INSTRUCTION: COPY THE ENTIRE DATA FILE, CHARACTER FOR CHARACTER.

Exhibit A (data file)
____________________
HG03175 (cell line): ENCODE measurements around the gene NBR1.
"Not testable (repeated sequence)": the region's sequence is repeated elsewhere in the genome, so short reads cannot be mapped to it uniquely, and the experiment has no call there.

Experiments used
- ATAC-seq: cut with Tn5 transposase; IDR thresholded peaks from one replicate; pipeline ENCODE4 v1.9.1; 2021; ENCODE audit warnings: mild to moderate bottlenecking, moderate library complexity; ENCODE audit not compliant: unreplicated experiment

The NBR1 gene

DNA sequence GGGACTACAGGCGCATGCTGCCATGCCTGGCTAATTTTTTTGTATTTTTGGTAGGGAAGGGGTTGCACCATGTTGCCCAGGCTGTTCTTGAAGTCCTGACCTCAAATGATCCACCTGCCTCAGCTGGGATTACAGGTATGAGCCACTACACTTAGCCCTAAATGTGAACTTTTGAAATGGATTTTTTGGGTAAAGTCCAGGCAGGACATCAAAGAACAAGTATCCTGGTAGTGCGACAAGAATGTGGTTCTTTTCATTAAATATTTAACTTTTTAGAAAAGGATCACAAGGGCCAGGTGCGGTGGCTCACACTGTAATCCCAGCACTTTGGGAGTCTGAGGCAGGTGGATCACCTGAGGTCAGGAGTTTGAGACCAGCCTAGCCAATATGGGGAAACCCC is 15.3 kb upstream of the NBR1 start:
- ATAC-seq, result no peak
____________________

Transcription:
HG03175 (cell line): ENCODE measurements around the gene NBR1.
"Not testable (repeated sequence)": the region's sequence is repeated elsewhere in the genome, so short reads cannot be mapped to it uniquely, and the experiment has no call there.

Experiments used
- ATAC-seq: cut with Tn5 transposase; IDR thresholded peaks from one replicate; pipeline ENCODE4 v1.9.1; 2021; ENCODE audit warnings: mild to moderate bottlenecking, moderate library complexity; ENCODE audit not compliant: unreplicated experiment

The NBR1 gene

DNA sequence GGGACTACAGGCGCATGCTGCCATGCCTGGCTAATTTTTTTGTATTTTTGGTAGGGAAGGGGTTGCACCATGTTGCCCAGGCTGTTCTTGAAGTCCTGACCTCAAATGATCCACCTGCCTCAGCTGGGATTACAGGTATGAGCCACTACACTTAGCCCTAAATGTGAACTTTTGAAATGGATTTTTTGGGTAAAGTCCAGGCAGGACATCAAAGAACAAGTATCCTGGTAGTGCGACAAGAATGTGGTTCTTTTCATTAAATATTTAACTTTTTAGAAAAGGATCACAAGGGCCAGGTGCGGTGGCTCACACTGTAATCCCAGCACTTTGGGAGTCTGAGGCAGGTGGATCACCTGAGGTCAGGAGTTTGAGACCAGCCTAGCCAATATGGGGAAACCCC is 15.3 kb upstream of the NBR1 start:
- ATAC-seq, result no peak